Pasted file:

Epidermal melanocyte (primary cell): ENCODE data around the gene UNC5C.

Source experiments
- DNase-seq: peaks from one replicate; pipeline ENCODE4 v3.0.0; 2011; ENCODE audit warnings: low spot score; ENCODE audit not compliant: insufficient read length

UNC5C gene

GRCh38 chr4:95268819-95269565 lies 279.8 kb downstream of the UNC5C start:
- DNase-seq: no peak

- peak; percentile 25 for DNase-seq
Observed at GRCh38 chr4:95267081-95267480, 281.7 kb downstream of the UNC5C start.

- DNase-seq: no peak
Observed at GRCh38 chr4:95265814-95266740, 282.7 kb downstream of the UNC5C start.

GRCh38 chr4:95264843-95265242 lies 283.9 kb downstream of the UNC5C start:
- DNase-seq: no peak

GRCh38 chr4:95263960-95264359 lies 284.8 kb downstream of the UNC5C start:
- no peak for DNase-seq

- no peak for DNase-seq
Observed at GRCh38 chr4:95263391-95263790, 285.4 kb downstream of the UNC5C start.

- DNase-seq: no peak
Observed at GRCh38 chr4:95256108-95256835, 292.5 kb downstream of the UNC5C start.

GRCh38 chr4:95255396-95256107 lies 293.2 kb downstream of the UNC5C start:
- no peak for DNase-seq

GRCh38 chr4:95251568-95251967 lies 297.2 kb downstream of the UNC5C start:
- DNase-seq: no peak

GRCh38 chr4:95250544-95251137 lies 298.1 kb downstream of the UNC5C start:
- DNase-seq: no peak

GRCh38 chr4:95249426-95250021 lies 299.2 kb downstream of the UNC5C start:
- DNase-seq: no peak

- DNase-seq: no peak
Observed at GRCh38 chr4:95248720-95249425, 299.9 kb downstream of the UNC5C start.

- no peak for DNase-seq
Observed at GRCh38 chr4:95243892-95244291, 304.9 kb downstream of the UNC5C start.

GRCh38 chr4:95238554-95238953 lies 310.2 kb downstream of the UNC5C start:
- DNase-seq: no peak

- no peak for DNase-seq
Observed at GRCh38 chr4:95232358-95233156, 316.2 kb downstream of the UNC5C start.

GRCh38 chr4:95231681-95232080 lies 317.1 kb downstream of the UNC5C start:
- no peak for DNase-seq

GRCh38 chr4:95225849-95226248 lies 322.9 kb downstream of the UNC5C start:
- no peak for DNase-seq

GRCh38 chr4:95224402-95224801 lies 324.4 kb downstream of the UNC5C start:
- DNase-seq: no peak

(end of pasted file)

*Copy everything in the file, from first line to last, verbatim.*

Epidermal melanocyte (primary cell): ENCODE data around the gene UNC5C.

Source experiments
- DNase-seq: peaks from one replicate; pipeline ENCODE4 v3.0.0; 2011; ENCODE audit warnings: low spot score; ENCODE audit not compliant: insufficient read length

UNC5C gene

GRCh38 chr4:95268819-95269565 lies 279.8 kb downstream of the UNC5C start:
- DNase-seq: no peak

- peak; percentile 25 for DNase-seq
Observed at GRCh38 chr4:95267081-95267480, 281.7 kb downstream of the UNC5C start.

- DNase-seq: no peak
Observed at GRCh38 chr4:95265814-95266740, 282.7 kb downstream of the UNC5C start.

GRCh38 chr4:95264843-95265242 lies 283.9 kb downstream of the UNC5C start:
- DNase-seq: no peak

GRCh38 chr4:95263960-95264359 lies 284.8 kb downstream of the UNC5C start:
- no peak for DNase-seq

- no peak for DNase-seq
Observed at GRCh38 chr4:95263391-95263790, 285.4 kb downstream of the UNC5C start.

- DNase-seq: no peak
Observed at GRCh38 chr4:95256108-95256835, 292.5 kb downstream of the UNC5C start.

GRCh38 chr4:95255396-95256107 lies 293.2 kb downstream of the UNC5C start:
- no peak for DNase-seq

GRCh38 chr4:95251568-95251967 lies 297.2 kb downstream of the UNC5C start:
- DNase-seq: no peak

GRCh38 chr4:95250544-95251137 lies 298.1 kb downstream of the UNC5C start:
- DNase-seq: no peak

GRCh38 chr4:95249426-95250021 lies 299.2 kb downstream of the UNC5C start:
- DNase-seq: no peak

- DNase-seq: no peak
Observed at GRCh38 chr4:95248720-95249425, 299.9 kb downstream of the UNC5C start.

- no peak for DNase-seq
Observed at GRCh38 chr4:95243892-95244291, 304.9 kb downstream of the UNC5C start.

GRCh38 chr4:95238554-95238953 lies 310.2 kb downstream of the UNC5C start:
- DNase-seq: no peak

- no peak for DNase-seq
Observed at GRCh38 chr4:95232358-95233156, 316.2 kb downstream of the UNC5C start.

GRCh38 chr4:95231681-95232080 lies 317.1 kb downstream of the UNC5C start:
- no peak for DNase-seq

GRCh38 chr4:95225849-95226248 lies 322.9 kb downstream of the UNC5C start:
- no peak for DNase-seq

GRCh38 chr4:95224402-95224801 lies 324.4 kb downstream of the UNC5C start:
- DNase-seq: no peak